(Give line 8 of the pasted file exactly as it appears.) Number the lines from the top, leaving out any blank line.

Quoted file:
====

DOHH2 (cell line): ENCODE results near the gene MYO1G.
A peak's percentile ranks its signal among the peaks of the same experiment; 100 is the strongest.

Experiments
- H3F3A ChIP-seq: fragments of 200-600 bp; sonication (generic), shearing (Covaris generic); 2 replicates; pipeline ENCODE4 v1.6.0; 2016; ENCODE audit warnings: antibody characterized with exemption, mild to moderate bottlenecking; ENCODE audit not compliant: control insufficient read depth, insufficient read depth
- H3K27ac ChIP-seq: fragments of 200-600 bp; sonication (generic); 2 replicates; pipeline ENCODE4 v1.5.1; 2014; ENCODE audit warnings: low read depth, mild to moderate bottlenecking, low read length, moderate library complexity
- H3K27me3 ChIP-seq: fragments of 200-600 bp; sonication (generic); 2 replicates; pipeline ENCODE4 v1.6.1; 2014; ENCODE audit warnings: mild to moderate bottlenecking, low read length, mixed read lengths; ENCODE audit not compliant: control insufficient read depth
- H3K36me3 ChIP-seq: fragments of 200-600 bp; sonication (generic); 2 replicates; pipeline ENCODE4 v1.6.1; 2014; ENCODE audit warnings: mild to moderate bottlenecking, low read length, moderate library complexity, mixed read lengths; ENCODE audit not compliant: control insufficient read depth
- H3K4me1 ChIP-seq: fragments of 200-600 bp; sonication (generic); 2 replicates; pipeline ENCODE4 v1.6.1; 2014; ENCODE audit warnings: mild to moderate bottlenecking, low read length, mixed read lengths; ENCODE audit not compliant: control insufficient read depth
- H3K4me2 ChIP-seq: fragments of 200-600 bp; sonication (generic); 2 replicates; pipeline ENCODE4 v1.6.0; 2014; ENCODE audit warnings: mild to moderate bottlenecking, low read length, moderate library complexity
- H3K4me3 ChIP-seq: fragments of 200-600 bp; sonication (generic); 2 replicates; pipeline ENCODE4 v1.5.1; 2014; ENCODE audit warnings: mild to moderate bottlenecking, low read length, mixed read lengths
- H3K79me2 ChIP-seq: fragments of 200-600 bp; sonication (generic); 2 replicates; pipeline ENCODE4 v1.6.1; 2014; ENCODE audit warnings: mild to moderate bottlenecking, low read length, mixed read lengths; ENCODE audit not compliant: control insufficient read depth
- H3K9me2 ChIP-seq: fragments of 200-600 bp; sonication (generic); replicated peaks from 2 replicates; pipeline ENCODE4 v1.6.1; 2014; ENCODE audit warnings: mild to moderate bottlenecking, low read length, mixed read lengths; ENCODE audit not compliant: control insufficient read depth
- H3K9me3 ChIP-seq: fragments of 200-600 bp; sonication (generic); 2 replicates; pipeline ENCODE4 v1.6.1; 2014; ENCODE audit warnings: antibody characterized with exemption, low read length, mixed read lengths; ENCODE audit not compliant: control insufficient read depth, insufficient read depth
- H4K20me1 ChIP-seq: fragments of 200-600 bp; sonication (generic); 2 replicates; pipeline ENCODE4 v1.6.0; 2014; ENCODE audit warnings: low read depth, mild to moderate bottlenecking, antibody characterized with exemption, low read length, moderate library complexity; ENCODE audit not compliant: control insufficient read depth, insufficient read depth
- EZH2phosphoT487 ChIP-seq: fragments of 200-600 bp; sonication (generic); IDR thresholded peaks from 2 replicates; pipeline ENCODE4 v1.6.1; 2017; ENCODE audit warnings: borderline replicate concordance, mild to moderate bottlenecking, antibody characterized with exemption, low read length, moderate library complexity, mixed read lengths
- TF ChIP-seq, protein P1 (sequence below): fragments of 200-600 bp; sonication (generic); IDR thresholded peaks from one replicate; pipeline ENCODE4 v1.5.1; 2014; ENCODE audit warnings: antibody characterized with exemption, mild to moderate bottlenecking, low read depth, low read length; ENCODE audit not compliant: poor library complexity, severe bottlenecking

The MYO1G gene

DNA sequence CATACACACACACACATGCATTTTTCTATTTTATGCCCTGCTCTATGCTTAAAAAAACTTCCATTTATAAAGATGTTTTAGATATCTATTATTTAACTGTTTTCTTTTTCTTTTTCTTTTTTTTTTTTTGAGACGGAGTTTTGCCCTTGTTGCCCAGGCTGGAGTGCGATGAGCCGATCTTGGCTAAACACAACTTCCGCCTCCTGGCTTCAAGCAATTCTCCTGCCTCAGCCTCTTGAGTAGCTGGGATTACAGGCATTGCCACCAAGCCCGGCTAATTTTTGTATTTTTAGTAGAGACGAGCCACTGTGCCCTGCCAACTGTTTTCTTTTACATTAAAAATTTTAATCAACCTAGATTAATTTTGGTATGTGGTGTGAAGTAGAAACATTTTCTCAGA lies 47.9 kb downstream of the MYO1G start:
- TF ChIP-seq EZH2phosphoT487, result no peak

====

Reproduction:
- H3K4me1 ChIP-seq: fragments of 200-600 bp; sonication (generic); 2 replicates; pipeline ENCODE4 v1.6.1; 2014; ENCODE audit warnings: mild to moderate bottlenecking, low read length, mixed read lengths; ENCODE audit not compliant: control insufficient read depth